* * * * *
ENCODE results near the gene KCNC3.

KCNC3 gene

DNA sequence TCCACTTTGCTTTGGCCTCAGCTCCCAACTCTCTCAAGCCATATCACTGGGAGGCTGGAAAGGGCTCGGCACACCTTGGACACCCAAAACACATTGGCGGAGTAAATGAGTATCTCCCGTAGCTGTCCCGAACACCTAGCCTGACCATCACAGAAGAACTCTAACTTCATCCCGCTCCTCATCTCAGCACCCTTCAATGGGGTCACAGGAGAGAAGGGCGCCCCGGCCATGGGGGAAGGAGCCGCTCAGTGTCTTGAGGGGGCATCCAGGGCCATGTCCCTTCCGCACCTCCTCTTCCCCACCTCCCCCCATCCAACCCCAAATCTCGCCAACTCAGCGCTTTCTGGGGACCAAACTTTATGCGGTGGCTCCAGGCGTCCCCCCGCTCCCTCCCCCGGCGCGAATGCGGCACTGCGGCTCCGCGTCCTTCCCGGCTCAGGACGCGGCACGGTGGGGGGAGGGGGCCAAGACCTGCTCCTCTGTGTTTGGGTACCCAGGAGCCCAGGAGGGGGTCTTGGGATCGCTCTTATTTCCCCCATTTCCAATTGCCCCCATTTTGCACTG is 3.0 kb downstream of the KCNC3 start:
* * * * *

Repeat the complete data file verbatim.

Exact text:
ENCODE results near the gene KCNC3.

KCNC3 gene

DNA sequence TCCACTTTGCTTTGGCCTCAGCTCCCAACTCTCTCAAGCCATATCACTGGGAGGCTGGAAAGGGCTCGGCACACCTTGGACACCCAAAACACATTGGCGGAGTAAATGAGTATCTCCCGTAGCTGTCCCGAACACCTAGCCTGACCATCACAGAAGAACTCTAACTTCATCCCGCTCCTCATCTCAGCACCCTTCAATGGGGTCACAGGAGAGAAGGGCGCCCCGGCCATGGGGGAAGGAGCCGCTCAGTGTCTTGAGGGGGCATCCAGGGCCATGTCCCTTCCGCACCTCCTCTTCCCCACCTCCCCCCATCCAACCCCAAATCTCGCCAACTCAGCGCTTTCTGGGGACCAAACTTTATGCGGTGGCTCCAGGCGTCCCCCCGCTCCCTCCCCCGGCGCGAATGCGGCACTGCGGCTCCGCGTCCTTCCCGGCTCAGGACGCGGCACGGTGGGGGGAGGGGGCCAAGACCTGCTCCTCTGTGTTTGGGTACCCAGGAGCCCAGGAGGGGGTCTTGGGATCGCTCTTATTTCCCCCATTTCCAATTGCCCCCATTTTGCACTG is 3.0 kb downstream of the KCNC3 start: